Chairman Serrano Statement at Hearing on DOJ's Civil Rights Division
Congressman José E. Serrano (D-NY), Chair of the Commerce, Justice, Science and Related Agencies Appropriations Subcommittee, delivered the following remarks at the Subcommittee's hearing on the U.S. Department of Justice's Civil Rights Division:
The subcommittee will come to order.
Today we are meeting with Eric Dreiband, the Assistant Attorney General for the Civil Rights Division at the Department of Justice. In addition to his work in the private sector, Mr. Dreiband has served in several positions over the years throughout our federal government, including as the General Counsel of the Equal Employment Opportunity Commission from 2003-2005, and as the Deputy Administrator of the Department of Labor’s Wage and Hour Division. Welcome Assistant Attorney General Dreiband.
For more than 60 years, the Civil Rights Division at the Department of Justice has been a shining example to our nation. It has fought for marginalized communities, protected basic rights, and ensured justice for all communities. In communities of color, the Civil Rights Division holds a place of reverence that is well earned through a record of achievement. The mission of the division is essential to ensuring that ALL Americans receive equal protection under the law.
Sadly, the proud record of service is imperiled under this President. The attacks on long-standing precedents and effective policies have been unending. From preventing the use of consent decrees in addressing systemic issues with local law enforcement, to a lack of enforcement of the Voting Rights Act, to rescinding guidance protecting transgender students, the Department has pulled back on policies that have protected millions. The Department has also chosen to change sides on cases involving cornerstone civil rights issues like affirmative action and discriminatory voting laws. Earlier this year, The Washington Post reported that the Justice Department had been tasked with analyzing current disparate impact guidance and policies–any revision of which could severely undermine our fair housing laws.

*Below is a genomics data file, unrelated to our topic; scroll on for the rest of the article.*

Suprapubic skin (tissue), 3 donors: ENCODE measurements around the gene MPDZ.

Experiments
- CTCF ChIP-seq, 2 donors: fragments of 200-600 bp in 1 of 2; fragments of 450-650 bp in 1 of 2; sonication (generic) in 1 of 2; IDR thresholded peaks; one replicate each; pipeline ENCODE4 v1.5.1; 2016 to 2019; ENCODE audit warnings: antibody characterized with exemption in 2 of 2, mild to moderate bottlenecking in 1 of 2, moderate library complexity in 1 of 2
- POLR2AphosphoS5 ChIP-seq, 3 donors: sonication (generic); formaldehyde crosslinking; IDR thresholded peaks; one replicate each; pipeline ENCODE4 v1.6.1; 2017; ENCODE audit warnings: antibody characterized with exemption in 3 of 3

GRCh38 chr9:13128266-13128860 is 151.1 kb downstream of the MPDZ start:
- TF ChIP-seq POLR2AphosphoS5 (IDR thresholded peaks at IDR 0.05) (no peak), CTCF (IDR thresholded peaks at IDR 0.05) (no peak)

The pace of these changes is dizzying and disturbing. Many of them undermine the core mission of the Civil Rights Division.
Last month, in what can only be described as a Freudian slip, the President praised the “abolition of civil rights.” Unfortunately, that statement hits far too close to the truth. This subcommittee intends to look at the work of the Civil Rights Division very carefully- and we expect that the dollars we appropriate to the Department will be used in a manner that protects the vulnerable communities that the Division has stood up on behalf of for decades.
Once again, welcome Assistant Attorney General Dreiband, and we look forward to your testimony. Now let me turn to my friend, Ranking Member Aderholt, for any statement he might have.